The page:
Sunday, July 31, 2011
Mum and Dad
Married in the 1940s (OK then, divorced in the 1960s but wasn't everyone?)
During the last four weeks I have been surrounded by everything 1940s, firstly I HUGELY enjoyed The Nightwatch on BBC2 earlier this month. I feel humbled by what women in Britain had to endure during WW2.
My mother was born in 1923, she was 16 when war was declared. She joined the Land Army and did a mans work on a farm in Kent.
She dated men knowing that she might never see them again after that goodbye at the station.
Along with her peers she made her own clothes, painted her legs when stockings were short, did her own hair and in every photo that I have ever seen of her she always looks glamorous and well groomed.
This has never left her, even at 87 she has to have her lipstick on
Then I found this hoard of 1940s "Woman" magazines. In a box in a bookstore, I have read them and they are utter gems. Post WW2 and full of optimism.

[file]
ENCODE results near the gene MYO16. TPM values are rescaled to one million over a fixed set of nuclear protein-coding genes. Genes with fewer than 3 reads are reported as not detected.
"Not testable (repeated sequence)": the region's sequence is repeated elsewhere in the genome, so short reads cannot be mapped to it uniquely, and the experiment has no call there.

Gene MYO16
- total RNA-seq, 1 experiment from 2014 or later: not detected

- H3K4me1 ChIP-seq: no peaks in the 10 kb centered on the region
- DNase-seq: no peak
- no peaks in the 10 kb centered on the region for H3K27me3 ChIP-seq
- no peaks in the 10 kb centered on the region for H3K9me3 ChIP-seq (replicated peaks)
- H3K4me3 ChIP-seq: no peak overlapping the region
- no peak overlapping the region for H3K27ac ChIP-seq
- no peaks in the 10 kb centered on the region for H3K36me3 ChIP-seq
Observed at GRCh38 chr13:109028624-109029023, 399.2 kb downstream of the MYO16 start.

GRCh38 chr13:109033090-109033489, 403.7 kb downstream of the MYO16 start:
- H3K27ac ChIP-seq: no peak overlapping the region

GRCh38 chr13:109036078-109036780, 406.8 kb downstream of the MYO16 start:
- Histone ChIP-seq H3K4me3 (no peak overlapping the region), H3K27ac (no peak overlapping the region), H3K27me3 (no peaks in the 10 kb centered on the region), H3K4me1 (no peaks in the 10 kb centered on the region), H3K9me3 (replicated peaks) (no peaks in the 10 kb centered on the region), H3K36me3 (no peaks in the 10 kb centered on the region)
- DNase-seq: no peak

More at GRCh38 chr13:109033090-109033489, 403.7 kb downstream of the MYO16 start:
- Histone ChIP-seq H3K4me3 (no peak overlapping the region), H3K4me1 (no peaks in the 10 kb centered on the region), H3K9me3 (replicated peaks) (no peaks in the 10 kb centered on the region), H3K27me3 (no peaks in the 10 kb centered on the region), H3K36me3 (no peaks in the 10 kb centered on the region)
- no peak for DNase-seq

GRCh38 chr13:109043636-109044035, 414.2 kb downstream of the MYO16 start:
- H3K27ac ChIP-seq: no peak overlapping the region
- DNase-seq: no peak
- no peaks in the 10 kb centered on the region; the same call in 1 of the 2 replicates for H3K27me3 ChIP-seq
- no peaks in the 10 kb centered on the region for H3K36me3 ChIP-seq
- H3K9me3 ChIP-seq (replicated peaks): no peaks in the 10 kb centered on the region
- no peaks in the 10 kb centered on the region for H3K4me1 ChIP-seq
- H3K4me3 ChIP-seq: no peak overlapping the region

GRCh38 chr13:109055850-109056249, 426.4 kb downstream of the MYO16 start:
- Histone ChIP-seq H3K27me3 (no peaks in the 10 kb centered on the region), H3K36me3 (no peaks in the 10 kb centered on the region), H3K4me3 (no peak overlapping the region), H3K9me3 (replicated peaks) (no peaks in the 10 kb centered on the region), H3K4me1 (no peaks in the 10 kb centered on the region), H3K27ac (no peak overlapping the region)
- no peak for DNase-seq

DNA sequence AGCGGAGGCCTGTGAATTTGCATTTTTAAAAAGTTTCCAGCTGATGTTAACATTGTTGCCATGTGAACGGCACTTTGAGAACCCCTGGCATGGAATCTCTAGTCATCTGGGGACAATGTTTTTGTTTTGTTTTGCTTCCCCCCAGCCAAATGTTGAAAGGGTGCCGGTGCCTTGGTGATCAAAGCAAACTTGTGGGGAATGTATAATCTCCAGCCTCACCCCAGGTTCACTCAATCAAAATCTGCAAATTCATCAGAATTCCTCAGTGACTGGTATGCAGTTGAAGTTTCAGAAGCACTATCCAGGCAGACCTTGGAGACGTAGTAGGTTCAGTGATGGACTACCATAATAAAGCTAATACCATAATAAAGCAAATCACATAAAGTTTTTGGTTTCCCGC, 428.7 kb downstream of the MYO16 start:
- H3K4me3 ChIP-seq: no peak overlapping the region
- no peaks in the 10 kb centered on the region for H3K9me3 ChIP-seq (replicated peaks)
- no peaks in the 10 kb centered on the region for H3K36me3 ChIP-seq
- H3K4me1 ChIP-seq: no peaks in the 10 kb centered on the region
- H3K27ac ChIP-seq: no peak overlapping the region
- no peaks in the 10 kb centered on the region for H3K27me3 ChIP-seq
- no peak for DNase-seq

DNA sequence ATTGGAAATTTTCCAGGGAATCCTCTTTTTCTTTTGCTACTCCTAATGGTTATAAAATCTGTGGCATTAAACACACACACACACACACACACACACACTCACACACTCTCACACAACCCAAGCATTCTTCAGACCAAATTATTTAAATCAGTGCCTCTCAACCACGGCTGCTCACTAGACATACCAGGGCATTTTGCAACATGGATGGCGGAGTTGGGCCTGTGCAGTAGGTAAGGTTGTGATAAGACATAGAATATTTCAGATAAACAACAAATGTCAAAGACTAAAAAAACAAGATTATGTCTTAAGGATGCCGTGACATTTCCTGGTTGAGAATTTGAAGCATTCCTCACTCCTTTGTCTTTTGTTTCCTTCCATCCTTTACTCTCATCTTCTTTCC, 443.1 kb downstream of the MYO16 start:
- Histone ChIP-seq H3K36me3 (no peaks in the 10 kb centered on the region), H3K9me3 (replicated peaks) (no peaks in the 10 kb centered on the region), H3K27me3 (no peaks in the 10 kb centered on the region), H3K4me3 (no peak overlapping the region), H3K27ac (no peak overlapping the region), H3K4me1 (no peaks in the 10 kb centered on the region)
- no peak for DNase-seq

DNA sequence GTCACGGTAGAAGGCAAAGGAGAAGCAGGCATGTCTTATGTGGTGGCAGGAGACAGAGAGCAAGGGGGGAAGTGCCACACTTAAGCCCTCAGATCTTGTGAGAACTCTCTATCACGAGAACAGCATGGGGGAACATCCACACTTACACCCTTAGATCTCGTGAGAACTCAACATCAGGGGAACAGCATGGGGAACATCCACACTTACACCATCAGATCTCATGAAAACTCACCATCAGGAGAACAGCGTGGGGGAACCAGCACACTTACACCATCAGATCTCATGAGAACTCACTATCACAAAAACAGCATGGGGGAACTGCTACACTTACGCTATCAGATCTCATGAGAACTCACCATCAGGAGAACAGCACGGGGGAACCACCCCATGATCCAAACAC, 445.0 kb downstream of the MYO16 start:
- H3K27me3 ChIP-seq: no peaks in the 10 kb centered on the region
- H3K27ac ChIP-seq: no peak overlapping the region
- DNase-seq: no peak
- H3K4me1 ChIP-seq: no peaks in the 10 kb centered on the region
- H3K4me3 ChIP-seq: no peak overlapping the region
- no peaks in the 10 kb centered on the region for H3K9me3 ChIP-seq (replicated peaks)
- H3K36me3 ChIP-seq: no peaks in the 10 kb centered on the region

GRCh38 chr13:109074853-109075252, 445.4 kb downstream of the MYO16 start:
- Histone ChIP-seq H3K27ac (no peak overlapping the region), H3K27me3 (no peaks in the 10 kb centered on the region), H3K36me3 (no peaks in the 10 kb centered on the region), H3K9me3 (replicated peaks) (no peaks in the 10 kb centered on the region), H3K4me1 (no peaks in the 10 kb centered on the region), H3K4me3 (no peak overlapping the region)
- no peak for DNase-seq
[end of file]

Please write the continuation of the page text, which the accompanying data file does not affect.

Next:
The graphics and colours are bright and breezy, all is about freshness, fashion and what you CAN do on a shoestring. Things are looking up!
One was published the week that sweet rationing ended, with letters suggesting that now that sweets were readily available people didn't really want them anyway.
The adverts are fascinating, some old favourites are there, Mum deodorant, Horlicks, Fairy. These are interspersed with headache and tension remedies, make up, perfumes and a myriad of household items.
Everything was "gay" and women were reclaiming their femininity.
And Evelyn Home's problem pages prove that, in fact, not much has changed at all over the years. Although her answers are, in many cases, quite brutal in what they expect the 1940s woman to endure.
These women are a brave breed, now in their 80s and 90s we should cherish them and listen to them, they can teach us much